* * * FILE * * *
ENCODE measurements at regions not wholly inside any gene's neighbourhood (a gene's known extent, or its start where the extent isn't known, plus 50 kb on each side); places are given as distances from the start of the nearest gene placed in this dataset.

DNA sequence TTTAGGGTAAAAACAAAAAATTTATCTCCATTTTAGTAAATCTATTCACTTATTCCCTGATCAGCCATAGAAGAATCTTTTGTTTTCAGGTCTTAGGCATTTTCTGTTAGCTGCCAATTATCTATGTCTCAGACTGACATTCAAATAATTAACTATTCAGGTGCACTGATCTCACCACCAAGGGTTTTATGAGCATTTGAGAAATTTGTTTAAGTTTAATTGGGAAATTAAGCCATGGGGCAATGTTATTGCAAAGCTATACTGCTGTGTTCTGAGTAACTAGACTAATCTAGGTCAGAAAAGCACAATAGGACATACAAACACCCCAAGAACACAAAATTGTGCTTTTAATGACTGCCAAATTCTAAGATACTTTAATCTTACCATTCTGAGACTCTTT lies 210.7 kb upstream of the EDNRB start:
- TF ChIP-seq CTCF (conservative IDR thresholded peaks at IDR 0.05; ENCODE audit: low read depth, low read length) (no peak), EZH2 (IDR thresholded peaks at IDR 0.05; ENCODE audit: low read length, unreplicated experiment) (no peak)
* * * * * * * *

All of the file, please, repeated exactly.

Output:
ENCODE measurements at regions not wholly inside any gene's neighbourhood (a gene's known extent, or its start where the extent isn't known, plus 50 kb on each side); places are given as distances from the start of the nearest gene placed in this dataset.

DNA sequence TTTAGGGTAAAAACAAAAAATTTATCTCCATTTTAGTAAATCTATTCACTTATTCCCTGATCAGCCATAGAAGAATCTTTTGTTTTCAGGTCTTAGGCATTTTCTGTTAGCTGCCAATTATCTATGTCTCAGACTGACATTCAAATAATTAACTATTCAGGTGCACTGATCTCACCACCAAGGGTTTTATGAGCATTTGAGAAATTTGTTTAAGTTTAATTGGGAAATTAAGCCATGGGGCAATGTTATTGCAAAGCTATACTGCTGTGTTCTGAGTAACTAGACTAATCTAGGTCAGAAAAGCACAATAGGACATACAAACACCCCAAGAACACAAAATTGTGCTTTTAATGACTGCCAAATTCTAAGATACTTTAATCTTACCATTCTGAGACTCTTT lies 210.7 kb upstream of the EDNRB start:
- TF ChIP-seq CTCF (conservative IDR thresholded peaks at IDR 0.05; ENCODE audit: low read depth, low read length) (no peak), EZH2 (IDR thresholded peaks at IDR 0.05; ENCODE audit: low read length, unreplicated experiment) (no peak)